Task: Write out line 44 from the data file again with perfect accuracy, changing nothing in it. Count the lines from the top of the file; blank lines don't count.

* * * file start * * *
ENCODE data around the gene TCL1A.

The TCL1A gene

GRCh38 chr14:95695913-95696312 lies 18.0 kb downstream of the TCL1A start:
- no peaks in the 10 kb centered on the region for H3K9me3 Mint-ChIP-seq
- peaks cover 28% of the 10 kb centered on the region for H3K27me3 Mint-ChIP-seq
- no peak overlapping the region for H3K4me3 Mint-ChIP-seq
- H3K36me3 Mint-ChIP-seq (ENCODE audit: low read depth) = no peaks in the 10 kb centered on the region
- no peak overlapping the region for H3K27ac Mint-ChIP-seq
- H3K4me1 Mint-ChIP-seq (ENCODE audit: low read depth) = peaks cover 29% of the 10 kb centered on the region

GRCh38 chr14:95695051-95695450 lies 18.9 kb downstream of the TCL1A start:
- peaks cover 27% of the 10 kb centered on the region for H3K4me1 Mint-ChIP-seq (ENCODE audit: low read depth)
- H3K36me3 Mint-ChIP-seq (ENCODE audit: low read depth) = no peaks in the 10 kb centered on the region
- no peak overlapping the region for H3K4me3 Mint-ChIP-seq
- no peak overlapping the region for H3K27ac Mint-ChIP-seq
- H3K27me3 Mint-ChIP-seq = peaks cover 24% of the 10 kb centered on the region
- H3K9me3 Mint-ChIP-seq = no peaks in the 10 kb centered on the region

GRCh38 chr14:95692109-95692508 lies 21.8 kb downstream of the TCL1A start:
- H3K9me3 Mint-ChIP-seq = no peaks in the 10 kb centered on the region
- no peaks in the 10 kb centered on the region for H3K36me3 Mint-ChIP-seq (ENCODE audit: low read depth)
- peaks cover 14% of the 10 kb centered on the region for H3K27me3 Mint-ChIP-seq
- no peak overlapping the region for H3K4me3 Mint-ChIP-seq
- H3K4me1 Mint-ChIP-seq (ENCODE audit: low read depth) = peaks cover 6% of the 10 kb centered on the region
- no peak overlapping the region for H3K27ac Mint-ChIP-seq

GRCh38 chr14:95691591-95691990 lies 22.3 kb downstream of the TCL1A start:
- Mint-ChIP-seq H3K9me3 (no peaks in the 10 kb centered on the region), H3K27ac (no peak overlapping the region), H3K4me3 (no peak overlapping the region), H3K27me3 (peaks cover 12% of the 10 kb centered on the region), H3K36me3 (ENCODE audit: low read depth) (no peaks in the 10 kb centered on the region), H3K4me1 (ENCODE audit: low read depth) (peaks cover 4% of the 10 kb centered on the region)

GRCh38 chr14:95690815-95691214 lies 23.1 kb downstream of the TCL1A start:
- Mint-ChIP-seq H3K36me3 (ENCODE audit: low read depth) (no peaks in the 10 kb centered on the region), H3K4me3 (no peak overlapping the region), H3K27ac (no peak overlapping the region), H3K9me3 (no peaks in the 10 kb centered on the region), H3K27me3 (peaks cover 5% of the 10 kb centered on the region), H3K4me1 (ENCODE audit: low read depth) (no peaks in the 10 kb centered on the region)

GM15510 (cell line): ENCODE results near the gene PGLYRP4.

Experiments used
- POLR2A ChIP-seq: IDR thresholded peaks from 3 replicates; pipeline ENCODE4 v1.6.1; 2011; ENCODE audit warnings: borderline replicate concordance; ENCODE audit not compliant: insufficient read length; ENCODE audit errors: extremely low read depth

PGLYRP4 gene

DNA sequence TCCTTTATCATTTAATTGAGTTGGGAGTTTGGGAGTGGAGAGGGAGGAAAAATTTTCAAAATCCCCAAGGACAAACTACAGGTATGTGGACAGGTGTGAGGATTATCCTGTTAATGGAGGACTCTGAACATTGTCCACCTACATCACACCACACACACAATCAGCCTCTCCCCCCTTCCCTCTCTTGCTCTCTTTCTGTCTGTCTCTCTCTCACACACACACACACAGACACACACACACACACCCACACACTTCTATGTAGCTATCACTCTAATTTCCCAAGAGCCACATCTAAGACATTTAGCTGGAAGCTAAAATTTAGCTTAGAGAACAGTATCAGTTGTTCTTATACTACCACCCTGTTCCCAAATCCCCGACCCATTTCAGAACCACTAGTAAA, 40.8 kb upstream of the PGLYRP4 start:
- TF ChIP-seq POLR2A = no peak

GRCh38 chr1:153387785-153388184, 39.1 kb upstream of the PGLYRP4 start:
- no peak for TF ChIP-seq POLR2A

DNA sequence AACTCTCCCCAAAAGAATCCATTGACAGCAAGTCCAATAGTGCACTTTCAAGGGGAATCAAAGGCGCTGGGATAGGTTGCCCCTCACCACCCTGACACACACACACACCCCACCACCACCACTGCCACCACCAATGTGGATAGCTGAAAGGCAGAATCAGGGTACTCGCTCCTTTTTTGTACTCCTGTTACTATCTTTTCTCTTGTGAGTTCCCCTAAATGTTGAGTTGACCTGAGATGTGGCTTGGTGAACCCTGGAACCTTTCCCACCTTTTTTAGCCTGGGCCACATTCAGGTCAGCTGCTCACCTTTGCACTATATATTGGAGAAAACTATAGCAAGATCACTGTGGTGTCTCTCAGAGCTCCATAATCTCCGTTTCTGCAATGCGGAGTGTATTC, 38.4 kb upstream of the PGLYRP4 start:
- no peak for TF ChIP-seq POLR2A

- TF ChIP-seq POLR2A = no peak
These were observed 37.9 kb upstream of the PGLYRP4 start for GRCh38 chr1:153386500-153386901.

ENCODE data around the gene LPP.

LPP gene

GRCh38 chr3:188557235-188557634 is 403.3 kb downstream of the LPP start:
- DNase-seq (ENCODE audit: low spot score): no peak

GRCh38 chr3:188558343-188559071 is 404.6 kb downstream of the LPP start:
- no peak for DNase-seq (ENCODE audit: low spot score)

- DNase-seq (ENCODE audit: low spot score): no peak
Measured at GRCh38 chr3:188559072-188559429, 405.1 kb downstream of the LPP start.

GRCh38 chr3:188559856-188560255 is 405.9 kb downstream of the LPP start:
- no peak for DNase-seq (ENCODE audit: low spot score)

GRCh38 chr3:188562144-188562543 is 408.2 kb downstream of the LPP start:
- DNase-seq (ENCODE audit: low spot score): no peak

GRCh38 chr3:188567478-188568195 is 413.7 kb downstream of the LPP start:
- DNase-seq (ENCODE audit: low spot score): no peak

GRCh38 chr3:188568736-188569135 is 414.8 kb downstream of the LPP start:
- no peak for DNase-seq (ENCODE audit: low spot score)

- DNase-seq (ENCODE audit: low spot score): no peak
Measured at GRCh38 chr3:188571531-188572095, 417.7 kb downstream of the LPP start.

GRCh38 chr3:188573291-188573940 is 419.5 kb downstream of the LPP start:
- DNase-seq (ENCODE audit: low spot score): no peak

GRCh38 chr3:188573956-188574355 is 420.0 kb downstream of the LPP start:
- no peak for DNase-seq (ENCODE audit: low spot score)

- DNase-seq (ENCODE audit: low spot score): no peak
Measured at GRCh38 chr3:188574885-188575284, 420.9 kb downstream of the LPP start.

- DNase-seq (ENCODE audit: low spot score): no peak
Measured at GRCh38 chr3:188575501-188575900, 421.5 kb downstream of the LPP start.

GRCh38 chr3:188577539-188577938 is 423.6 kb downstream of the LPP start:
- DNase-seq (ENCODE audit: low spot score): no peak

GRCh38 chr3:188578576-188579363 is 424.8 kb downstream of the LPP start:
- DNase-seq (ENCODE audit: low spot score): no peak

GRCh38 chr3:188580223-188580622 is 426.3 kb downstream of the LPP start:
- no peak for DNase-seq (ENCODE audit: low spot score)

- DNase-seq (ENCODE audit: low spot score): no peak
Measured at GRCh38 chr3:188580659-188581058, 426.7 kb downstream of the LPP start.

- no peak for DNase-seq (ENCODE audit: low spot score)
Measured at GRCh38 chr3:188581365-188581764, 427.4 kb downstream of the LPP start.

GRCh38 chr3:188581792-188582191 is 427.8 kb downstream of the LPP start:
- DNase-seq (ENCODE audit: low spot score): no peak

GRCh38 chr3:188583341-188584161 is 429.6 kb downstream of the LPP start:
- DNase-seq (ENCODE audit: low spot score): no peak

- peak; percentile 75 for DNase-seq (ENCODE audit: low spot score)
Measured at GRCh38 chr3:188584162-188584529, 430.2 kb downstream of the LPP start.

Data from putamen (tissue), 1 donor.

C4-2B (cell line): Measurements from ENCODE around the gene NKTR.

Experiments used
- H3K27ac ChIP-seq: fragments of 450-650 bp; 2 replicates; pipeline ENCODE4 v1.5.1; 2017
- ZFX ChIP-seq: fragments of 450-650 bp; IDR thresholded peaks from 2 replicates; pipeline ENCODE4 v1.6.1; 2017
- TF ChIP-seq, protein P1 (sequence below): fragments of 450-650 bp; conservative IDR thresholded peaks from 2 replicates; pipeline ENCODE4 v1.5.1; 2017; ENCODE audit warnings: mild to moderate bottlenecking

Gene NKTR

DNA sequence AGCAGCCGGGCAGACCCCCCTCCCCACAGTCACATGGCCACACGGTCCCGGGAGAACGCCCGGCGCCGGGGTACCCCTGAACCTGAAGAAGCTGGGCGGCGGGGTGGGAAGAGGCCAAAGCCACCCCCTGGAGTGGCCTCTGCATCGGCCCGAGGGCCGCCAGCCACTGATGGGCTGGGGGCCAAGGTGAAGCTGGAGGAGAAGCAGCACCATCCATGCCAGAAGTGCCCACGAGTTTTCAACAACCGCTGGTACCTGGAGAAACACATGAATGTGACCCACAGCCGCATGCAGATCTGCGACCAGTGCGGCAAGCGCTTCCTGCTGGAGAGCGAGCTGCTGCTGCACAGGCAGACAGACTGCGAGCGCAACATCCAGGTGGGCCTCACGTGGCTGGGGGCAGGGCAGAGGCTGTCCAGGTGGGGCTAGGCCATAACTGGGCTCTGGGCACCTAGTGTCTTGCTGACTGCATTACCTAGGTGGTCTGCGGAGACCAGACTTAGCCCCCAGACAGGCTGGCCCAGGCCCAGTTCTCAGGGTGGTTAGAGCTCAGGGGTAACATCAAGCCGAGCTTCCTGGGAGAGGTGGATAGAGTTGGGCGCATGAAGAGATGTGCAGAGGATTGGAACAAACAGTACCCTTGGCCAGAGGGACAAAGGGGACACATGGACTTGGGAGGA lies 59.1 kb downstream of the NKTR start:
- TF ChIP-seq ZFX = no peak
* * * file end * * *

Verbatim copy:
GRCh38 chr3:188558343-188559071 is 404.6 kb downstream of the LPP start: